Rochelle:  Well, I have an ongoing issue with a woodchuck.  And I almost don’t want to go into this, because by saying it I may turn the tide against myself again.  But I’ve tried everything.  I’ve literally almost burnt down our barn trying to exterminate these woodchucks.  I have 2 families of them, I’ve gotten rid of one, but the other one still persists.  But I have successfully locked him out of my garden, because without doing that he just annihilates everything, I mean it’s just gone.  That said though, I got him out of the garden, but I have a bunny now, that yesterday, I discovered how the bunny is getting in.  There’s a few holes in my chicken wire.  I think the bunny actually chewed through my chicken wire.  Because they’re literally, like chewed holes, which who knew that a bunny could chew through chicken wire.  There’s actually be 3 holes that could only have come from an animal working their way through.  But anyways, I’m currently re-seeding my entire vegetable garden except for the tomatoes and potatoes and the nightshade stuff that bunnies don’t seem to want to eat.  Because he’s pretty much eaten everything else this year.  LOL

woodchuck

 

Dave:  This is where I really got a sense of your writing talent, Rochelle, on your blog you discuss the warfare with the woodchuck.  And I want all the dear listeners to make sure you head over to www.studioGblog.com   Read about the battle, you’ll relate.  Everybody has rodents in their garden of some description.  How long have you been writing that wonderful blog?

Rochelle:  I think it’s been about 6 years.

Dave:  Congratulations.  How has your writing style about gardening changed in those 6 years?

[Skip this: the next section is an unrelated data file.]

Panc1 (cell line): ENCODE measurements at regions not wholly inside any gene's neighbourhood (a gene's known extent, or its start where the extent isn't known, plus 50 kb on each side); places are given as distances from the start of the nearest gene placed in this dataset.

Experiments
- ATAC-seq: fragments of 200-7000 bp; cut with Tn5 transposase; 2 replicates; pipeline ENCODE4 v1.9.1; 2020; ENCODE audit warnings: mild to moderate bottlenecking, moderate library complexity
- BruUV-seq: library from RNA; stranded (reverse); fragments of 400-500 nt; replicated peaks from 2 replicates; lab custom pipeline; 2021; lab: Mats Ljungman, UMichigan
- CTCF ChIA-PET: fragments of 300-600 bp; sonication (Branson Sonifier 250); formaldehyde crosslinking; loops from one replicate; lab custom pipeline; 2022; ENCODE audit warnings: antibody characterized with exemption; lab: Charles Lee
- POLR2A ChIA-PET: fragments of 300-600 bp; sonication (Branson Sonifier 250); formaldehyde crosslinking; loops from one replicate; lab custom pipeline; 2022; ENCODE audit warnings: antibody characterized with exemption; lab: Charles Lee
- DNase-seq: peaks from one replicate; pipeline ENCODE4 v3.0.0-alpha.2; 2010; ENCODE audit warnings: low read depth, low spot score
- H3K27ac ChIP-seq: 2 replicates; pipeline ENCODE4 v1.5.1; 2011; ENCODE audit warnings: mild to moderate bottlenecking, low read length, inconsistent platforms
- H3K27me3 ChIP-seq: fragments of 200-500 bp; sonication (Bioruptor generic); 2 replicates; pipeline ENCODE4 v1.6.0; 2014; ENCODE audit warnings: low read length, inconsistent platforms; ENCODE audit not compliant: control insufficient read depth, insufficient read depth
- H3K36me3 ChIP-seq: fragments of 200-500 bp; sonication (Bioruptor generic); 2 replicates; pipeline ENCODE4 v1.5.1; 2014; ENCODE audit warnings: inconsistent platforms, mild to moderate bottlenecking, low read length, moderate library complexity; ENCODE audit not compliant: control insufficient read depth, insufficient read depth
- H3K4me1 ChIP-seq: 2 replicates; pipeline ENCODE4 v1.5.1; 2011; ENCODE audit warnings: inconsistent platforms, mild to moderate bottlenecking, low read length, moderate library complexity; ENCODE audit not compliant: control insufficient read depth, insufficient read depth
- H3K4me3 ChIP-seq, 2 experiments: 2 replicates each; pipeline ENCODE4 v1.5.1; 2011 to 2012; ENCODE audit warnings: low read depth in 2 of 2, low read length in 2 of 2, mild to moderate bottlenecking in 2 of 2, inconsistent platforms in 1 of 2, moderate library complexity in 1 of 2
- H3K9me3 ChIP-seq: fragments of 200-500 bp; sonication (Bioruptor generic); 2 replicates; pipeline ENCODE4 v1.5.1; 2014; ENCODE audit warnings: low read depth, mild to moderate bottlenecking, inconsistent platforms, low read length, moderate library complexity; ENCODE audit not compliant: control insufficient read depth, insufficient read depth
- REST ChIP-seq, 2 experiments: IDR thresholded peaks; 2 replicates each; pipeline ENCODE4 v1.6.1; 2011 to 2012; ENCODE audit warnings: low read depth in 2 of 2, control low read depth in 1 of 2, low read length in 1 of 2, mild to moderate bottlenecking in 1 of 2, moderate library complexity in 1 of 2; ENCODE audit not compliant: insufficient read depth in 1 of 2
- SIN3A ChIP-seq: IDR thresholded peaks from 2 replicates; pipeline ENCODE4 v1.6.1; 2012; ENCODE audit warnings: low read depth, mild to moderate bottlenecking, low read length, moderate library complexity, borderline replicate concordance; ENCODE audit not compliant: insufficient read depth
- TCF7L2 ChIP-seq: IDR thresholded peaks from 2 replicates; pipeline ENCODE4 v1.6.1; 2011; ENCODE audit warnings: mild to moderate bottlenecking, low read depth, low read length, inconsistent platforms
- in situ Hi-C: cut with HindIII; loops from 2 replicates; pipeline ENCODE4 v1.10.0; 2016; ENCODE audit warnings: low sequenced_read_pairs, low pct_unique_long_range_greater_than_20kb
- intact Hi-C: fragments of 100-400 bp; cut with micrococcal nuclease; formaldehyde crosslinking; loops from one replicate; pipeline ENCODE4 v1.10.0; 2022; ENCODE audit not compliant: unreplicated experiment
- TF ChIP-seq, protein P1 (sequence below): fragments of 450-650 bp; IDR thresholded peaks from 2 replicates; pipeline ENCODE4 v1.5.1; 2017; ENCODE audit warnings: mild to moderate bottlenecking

Rochelle:  I think in general, I don’t know if I’ve ever considered myself a writer, ever really.  I helped write a couple of books right after I finished design school, years ago.  It was kind of this novelty to me.   When I started blogging, more than anything, I saw it as a really fantastic organizational system.  As a landscape designer, companies used to send you so much stuff like catalogues, and samples, and just stuff.  And I just found it overwhelming.  So I saw a blog, in the beginning, as a way to get rid of some of the stuff by organizing and just going on the website and telling myself what this company was about and then filing it away in this nicely structured blog format.  So, in the beginning it was more like notes to myself.  Then it sort of really grew, a lot of readers, it’s one of the bigger garden design websites out there.  That sort of changed because I started to talking to other people rather than myself so much.  But, I still love to write a lot of how-tos.  I like to visit with people and their things excite me and they’re interesting … it’s more of a genuine expression, I find I write how I talk and I actually struggle when I can’t write how I talk, to write any other way.  

Dave:  You’ve got this wonderful blog that you’ve been building for 6 years, and now you have this incredible new project called Pith + Vigor.  I’d like to hear about how you came up with the brilliant name and what is it like putting together a garden newspaper and digital magazine?